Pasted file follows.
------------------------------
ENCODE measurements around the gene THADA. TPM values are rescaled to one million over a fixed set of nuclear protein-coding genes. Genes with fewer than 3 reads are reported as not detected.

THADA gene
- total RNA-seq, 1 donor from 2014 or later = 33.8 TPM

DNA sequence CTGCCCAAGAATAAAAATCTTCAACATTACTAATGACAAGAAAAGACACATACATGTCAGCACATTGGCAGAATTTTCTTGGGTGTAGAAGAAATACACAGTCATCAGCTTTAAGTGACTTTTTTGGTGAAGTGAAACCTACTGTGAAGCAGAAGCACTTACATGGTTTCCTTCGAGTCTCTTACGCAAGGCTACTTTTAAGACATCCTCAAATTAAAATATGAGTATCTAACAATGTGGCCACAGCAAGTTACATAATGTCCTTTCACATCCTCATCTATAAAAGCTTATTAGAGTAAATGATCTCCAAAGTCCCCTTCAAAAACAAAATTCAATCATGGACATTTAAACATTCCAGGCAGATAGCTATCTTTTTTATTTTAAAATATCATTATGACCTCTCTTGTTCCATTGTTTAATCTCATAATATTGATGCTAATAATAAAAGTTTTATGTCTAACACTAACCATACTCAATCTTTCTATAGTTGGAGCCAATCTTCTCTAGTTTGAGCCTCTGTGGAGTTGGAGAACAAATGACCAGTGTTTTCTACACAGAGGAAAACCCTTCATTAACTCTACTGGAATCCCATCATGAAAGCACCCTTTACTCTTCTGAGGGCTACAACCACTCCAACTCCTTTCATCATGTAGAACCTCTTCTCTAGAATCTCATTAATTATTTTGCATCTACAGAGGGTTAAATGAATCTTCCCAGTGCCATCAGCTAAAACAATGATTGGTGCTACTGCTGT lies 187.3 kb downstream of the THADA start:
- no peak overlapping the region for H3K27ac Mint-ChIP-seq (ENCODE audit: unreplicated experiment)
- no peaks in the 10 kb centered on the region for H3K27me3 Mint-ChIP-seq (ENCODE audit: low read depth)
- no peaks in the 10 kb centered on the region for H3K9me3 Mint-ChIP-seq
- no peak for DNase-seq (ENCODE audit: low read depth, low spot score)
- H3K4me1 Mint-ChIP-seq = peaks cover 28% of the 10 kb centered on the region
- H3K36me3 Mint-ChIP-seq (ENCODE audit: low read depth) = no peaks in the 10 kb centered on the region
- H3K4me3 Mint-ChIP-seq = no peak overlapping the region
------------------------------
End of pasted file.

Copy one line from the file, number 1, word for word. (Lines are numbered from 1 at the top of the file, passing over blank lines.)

ENCODE measurements around the gene THADA. TPM values are rescaled to one million over a fixed set of nuclear protein-coding genes. Genes with fewer than 3 reads are reported as not detected.